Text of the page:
Is it really a gift? Here's 5 easy ways to tell.

3 min read

There are gifts, and then there are gifts, the presents of obligation and reciprocation.

Oh, come on. You know what I’m talking about. (WAV links from The Daily Wav)

When I give gifts, I try to do so genuinely. When you look at those presents this time of year, there’s a simple test to see whether or not you’re really giving a gift.

Is the point of the gift solely for the delight, enjoyment, and pleasure of the other person?

If the answer to that question is no, it’s not a gift. Not really. This can seem a bit vague, so here’s a few practical examples.

  • A few years back, my son got confused whether my parents or my sister had gotten him a gift. This upset my sister, who had sent it to him. He enjoyed the present, but she expected him to be grateful to her. That was not a gift; she was more concerned about getting affection from him than his enjoyment.
  • One of my co-workers hates surprise parties. Really honestly does not like them. Her husband routinely organizes surprise parties for her. These are not gifts, because it explicitly fails to consider her desires.
  • Were I to get a new car for a friend of mine, that would not be a gift. It would most likely create a sense of obligation for him, and so regardless of my intent, would fail the test.
  • A self-help book, utensils, or tools (except when explicitly asked for). I think this is pretty self-evident. Sure, get these things for the people you care about – but do not try to frame them as a “gift”.
  • Specialized materials. I do not buy comics-related things for a friend of mine unless I know he does not already have and would want it. For example, this year I got him artwork for his birthday from a talented, if not famous, artist. If someone has a specialized hobby or interest, and you do not share the same level of expertise, it is very difficult to get a gift instead of an automatic “return”.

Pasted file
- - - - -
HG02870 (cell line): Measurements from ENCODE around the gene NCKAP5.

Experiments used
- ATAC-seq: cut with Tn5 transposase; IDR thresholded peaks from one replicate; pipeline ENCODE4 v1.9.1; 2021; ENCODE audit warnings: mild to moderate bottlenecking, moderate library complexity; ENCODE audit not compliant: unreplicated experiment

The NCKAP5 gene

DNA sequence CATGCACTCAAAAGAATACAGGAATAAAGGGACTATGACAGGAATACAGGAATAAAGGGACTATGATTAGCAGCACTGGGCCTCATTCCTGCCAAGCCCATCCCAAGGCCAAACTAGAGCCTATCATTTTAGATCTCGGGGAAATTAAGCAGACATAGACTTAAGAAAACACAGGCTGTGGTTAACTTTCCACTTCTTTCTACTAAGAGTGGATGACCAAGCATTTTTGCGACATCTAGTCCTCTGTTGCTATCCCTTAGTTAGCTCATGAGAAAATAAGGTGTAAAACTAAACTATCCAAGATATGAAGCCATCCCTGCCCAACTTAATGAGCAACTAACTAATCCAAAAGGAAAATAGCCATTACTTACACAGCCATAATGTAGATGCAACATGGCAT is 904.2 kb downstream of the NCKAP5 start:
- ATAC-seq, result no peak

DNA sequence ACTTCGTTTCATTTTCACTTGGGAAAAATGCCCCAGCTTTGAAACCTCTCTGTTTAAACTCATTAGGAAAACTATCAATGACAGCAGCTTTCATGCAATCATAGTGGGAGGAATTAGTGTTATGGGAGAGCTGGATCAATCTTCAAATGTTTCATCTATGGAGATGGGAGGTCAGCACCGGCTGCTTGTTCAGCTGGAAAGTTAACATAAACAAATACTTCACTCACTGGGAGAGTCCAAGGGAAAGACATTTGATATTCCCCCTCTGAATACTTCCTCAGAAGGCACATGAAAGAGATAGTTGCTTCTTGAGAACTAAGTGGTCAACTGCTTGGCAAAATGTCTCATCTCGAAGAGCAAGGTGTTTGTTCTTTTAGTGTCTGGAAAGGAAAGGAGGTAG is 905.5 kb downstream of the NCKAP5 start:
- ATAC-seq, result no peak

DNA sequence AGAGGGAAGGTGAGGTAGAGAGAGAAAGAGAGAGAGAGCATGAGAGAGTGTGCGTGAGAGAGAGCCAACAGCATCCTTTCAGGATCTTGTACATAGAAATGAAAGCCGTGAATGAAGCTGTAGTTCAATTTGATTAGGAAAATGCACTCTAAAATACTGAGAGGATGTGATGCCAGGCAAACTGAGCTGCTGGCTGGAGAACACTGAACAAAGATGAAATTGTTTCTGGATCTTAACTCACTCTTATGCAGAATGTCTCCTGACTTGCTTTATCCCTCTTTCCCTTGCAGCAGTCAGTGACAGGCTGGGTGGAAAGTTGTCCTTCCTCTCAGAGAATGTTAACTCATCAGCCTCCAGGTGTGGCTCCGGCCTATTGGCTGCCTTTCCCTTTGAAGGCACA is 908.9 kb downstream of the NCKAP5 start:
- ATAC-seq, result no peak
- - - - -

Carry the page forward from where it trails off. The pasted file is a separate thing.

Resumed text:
“It’s the thought that counts” is so often misused around this time of year! You see, one of the most fascinating things I’ve learned is that gifts – especially to a significant other – do not have to be big, or expensive. They must, however, reflect some consideration of the other person.

That is the kind of thought that counts.

[Edit: I’ve already gotten grief from a few quarters on this, so let me clarify one of the points that came up on Facebook about it, regarding tools. I was thinking along the lines of “Here’s your new vacuum cleaner, honey, start sweeping!”. A specialized tool or a high-quality tool can be a perfectly acceptable gift for a maker. It goes beyond the “get doing chores” thing, but can step into the “specialized knowledge” field. Just as I got my friend an art print, I’ve also gotten a mixer and mixer attachments – but they were high-end stuff that was explicitly asked for. I wouldn’t get my dad tools, though, because I wouldn’t have the slightest idea of what really constituted a high-end quality tool that he’d want. If I did, then that’d be a perfect gift.]

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